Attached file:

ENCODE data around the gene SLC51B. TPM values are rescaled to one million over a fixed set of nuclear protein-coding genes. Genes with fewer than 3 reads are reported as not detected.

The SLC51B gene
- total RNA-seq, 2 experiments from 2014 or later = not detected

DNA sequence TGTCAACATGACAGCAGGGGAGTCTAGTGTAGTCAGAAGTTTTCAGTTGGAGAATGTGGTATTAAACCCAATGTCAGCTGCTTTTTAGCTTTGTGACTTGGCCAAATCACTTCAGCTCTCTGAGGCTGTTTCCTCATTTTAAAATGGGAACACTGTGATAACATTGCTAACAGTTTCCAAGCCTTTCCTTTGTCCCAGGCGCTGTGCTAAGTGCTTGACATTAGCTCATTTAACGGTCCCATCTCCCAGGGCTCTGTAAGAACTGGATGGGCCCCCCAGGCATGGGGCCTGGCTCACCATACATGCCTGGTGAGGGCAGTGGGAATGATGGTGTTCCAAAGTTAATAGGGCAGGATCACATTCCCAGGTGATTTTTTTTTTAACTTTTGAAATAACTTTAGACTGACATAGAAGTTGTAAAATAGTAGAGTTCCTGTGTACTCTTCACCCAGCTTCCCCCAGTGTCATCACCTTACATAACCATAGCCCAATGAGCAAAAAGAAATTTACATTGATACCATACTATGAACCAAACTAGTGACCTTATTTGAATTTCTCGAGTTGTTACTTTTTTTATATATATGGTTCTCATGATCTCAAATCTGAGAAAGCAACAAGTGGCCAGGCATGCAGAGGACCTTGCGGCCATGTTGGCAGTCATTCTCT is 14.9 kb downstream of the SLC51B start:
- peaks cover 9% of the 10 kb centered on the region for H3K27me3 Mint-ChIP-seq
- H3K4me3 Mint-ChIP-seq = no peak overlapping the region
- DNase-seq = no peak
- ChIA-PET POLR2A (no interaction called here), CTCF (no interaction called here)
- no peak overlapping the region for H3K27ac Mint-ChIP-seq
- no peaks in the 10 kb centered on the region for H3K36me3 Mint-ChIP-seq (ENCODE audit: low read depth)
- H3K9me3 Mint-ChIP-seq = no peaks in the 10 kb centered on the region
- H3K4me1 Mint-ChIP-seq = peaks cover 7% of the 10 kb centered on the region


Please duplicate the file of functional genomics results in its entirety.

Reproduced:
ENCODE data around the gene SLC51B. TPM values are rescaled to one million over a fixed set of nuclear protein-coding genes. Genes with fewer than 3 reads are reported as not detected.

The SLC51B gene
- total RNA-seq, 2 experiments from 2014 or later = not detected

DNA sequence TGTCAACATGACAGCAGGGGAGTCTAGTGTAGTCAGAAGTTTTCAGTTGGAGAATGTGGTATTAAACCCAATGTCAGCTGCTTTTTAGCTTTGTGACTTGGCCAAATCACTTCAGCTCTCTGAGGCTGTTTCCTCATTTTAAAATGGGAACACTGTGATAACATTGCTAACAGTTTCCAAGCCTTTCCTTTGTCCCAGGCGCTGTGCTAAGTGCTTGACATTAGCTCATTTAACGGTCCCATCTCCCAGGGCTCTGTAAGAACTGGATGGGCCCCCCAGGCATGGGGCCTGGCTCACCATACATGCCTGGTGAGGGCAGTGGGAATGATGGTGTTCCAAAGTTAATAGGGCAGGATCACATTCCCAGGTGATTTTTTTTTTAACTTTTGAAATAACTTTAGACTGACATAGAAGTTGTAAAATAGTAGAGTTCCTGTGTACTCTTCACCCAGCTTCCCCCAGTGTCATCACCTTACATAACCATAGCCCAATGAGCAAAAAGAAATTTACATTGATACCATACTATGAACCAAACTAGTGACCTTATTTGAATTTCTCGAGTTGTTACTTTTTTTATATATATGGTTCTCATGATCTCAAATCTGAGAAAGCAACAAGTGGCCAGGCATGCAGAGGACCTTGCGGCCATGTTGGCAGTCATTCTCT is 14.9 kb downstream of the SLC51B start:
- peaks cover 9% of the 10 kb centered on the region for H3K27me3 Mint-ChIP-seq
- H3K4me3 Mint-ChIP-seq = no peak overlapping the region
- DNase-seq = no peak
- ChIA-PET POLR2A (no interaction called here), CTCF (no interaction called here)
- no peak overlapping the region for H3K27ac Mint-ChIP-seq
- no peaks in the 10 kb centered on the region for H3K36me3 Mint-ChIP-seq (ENCODE audit: low read depth)
- H3K9me3 Mint-ChIP-seq = no peaks in the 10 kb centered on the region
- H3K4me1 Mint-ChIP-seq = peaks cover 7% of the 10 kb centered on the region